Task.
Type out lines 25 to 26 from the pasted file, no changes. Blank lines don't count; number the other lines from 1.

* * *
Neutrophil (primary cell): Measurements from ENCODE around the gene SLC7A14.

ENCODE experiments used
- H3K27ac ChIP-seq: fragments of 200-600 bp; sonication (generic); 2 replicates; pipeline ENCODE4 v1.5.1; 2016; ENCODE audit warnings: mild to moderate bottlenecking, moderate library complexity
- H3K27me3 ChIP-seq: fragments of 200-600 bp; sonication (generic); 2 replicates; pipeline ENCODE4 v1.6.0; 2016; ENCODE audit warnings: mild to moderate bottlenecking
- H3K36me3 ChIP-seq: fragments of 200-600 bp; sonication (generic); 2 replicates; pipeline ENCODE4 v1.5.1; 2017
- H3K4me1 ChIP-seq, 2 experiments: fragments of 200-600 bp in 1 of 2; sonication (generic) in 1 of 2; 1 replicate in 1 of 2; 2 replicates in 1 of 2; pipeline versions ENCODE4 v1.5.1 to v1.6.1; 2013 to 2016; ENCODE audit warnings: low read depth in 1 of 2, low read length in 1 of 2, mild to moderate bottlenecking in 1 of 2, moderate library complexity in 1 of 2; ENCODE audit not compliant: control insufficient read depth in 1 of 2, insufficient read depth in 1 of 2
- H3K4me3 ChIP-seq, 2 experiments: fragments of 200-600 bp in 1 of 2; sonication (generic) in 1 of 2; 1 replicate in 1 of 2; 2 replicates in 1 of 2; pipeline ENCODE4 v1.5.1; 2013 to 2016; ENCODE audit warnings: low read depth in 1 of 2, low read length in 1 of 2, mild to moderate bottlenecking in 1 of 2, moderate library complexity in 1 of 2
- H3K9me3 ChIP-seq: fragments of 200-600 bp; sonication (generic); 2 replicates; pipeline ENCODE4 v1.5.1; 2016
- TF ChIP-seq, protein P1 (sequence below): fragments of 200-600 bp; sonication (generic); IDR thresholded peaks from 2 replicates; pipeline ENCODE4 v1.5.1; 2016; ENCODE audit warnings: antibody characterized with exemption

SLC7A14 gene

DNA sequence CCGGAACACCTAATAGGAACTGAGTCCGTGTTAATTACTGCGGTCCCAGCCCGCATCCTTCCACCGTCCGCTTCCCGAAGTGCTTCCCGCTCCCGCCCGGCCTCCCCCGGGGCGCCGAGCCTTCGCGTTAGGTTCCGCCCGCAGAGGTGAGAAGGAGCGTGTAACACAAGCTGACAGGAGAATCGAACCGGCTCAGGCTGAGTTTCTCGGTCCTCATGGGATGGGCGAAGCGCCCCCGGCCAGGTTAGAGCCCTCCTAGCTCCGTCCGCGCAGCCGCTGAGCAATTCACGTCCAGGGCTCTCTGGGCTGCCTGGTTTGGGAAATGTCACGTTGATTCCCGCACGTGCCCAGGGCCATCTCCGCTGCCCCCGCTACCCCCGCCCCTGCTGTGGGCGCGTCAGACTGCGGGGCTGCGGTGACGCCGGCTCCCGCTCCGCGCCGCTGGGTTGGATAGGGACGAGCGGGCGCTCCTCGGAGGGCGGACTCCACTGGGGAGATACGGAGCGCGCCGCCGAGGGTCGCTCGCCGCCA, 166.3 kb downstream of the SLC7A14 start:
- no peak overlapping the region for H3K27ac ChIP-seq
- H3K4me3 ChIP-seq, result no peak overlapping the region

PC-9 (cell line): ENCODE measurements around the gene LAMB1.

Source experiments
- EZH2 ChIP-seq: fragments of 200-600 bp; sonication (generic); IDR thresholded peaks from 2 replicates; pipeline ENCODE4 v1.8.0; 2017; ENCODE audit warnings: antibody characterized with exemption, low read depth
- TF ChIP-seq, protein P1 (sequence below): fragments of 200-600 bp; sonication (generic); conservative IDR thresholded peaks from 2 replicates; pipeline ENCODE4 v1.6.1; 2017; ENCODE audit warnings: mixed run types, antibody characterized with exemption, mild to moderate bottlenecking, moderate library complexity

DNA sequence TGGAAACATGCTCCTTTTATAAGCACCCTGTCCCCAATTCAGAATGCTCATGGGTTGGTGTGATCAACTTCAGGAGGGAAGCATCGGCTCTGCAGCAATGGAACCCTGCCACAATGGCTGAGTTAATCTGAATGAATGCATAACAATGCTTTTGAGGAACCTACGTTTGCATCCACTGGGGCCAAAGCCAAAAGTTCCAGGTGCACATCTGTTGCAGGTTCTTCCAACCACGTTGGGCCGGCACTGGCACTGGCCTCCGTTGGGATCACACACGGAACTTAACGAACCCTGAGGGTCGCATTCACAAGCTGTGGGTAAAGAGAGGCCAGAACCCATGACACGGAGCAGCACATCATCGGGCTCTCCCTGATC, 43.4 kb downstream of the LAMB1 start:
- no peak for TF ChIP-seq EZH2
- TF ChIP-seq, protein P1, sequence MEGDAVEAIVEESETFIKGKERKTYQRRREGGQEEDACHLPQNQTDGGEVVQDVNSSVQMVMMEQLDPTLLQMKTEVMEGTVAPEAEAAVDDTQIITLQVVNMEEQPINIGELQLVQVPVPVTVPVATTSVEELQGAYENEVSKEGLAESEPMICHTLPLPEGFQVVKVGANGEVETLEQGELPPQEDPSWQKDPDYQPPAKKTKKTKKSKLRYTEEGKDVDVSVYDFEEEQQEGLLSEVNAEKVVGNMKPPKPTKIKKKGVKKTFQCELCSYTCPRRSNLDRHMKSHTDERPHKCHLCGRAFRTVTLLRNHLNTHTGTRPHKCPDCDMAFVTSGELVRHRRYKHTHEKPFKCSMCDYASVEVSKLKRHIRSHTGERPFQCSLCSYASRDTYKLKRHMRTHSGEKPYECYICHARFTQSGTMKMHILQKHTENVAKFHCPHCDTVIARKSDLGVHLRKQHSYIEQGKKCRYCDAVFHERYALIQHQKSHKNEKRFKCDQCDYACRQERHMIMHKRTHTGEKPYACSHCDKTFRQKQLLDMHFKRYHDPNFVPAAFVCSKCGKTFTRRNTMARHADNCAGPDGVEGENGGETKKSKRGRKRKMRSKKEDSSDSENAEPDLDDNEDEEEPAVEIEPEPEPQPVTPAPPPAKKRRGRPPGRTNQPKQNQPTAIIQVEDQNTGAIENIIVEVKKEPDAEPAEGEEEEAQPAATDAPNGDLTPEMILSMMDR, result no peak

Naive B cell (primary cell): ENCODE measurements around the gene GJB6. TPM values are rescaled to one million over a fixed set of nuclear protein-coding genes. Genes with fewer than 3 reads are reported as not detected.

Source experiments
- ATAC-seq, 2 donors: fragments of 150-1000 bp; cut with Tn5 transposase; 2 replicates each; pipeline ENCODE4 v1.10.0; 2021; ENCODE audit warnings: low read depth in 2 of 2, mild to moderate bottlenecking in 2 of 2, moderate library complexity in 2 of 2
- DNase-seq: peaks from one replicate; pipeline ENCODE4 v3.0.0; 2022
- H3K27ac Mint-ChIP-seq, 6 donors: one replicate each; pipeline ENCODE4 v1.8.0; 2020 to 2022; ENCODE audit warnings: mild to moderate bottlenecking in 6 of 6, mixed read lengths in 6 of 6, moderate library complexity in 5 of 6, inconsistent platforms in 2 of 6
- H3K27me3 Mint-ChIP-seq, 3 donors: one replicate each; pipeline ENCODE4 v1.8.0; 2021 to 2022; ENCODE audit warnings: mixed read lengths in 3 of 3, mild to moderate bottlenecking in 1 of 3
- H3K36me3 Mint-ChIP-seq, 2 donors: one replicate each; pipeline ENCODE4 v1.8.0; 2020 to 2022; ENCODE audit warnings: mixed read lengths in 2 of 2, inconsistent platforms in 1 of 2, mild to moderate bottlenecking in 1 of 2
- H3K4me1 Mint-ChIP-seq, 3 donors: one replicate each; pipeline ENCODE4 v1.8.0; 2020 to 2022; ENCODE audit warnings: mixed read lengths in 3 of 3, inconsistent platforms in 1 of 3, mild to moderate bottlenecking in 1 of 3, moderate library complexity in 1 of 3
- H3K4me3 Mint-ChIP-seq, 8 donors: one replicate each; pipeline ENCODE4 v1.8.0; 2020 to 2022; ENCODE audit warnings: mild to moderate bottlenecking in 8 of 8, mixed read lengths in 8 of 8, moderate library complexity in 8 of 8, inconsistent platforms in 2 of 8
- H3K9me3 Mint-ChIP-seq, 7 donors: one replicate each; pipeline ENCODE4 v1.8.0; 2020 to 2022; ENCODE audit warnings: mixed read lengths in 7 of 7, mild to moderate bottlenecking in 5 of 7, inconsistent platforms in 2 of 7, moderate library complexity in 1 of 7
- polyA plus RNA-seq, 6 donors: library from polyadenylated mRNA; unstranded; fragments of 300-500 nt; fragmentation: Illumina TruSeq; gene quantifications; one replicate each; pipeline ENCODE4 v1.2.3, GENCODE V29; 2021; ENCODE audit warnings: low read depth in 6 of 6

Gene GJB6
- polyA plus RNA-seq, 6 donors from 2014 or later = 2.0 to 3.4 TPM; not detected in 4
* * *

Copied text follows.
- H3K27ac Mint-ChIP-seq, 6 donors: one replicate each; pipeline ENCODE4 v1.8.0; 2020 to 2022; ENCODE audit warnings: mild to moderate bottlenecking in 6 of 6, mixed read lengths in 6 of 6, moderate library complexity in 5 of 6, inconsistent platforms in 2 of 6
- H3K27me3 Mint-ChIP-seq, 3 donors: one replicate each; pipeline ENCODE4 v1.8.0; 2021 to 2022; ENCODE audit warnings: mixed read lengths in 3 of 3, mild to moderate bottlenecking in 1 of 3